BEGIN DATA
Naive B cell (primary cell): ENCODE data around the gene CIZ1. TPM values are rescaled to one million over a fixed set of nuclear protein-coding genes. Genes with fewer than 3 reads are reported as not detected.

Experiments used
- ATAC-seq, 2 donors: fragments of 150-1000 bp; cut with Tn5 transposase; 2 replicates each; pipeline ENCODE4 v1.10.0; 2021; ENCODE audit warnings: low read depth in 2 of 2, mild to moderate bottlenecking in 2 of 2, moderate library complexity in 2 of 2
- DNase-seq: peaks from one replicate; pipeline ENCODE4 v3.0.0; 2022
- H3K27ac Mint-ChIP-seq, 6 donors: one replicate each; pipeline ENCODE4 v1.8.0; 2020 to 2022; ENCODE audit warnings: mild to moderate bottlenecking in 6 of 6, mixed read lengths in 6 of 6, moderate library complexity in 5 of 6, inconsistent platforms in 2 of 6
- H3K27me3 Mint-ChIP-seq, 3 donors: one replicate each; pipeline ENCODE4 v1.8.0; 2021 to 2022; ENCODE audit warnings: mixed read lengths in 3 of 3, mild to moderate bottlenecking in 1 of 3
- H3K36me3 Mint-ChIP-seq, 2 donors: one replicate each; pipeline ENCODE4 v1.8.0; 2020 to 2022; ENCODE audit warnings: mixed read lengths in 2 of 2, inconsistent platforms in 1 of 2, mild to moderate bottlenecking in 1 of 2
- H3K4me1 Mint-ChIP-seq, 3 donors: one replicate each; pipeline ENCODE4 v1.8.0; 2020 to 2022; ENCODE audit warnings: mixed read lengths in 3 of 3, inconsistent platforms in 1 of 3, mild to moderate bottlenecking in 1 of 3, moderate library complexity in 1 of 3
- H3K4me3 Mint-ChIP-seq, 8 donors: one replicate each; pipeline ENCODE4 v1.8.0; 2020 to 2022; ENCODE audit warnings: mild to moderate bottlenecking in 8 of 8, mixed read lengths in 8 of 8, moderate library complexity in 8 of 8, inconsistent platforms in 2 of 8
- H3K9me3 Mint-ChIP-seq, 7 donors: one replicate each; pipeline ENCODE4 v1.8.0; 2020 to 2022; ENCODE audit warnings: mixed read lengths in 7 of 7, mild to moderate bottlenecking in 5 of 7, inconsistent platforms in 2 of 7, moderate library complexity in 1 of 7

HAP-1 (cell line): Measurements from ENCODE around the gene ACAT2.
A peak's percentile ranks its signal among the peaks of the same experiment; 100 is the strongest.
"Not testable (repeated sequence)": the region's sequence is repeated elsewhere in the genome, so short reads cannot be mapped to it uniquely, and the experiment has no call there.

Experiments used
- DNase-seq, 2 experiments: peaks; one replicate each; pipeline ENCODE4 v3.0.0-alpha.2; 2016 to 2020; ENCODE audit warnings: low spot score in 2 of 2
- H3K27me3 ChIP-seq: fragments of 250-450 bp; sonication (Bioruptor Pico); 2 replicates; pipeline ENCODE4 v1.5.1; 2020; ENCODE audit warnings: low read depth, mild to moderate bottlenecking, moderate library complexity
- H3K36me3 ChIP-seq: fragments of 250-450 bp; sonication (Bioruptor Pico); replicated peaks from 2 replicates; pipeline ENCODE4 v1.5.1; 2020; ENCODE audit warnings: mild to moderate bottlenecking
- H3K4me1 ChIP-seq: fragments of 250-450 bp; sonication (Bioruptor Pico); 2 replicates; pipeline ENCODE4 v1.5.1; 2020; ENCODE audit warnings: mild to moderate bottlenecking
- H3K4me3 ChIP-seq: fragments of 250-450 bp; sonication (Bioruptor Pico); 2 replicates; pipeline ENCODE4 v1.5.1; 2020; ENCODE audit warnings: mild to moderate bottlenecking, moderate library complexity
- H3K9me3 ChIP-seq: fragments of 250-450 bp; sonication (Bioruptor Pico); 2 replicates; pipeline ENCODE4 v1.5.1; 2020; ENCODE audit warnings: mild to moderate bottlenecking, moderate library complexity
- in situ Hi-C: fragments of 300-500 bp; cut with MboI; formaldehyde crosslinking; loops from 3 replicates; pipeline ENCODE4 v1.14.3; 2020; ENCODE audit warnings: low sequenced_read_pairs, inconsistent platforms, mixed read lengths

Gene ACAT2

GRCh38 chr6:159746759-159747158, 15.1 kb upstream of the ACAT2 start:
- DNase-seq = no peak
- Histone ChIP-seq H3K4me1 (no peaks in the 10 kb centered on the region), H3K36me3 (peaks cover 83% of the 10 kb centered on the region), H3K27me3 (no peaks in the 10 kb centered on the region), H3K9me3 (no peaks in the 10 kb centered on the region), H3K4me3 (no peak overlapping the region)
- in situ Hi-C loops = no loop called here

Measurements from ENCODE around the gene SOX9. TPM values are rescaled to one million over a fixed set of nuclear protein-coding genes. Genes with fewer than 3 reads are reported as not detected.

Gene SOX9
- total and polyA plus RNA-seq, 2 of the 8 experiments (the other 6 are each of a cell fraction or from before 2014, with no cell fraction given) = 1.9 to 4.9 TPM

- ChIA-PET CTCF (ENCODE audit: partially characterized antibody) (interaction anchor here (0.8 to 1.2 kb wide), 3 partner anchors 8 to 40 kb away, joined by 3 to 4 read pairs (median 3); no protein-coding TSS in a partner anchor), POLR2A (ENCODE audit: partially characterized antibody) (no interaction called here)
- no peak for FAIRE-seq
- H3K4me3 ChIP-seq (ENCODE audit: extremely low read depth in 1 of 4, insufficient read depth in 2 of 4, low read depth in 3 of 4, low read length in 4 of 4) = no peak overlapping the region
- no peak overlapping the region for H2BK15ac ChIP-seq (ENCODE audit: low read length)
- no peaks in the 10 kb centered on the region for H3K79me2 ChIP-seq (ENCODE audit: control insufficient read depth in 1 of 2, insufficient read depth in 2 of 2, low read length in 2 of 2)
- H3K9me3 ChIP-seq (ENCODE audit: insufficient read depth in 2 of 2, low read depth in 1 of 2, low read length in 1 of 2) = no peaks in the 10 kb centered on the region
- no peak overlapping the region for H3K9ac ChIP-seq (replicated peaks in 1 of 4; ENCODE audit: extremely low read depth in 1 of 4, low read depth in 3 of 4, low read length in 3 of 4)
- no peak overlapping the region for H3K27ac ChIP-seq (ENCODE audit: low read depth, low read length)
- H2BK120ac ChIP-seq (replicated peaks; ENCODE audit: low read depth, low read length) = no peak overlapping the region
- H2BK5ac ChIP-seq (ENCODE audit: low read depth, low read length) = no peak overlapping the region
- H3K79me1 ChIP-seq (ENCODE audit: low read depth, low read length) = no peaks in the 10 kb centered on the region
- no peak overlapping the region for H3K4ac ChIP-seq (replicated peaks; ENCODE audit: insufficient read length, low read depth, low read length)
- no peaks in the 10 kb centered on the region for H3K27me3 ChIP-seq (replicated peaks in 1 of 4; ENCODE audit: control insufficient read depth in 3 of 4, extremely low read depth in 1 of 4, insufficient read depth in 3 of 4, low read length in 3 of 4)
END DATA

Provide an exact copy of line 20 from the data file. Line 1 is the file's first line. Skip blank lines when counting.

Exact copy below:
- H3K9me3 ChIP-seq: fragments of 250-450 bp; sonication (Bioruptor Pico); 2 replicates; pipeline ENCODE4 v1.5.1; 2020; ENCODE audit warnings: mild to moderate bottlenecking, moderate library complexity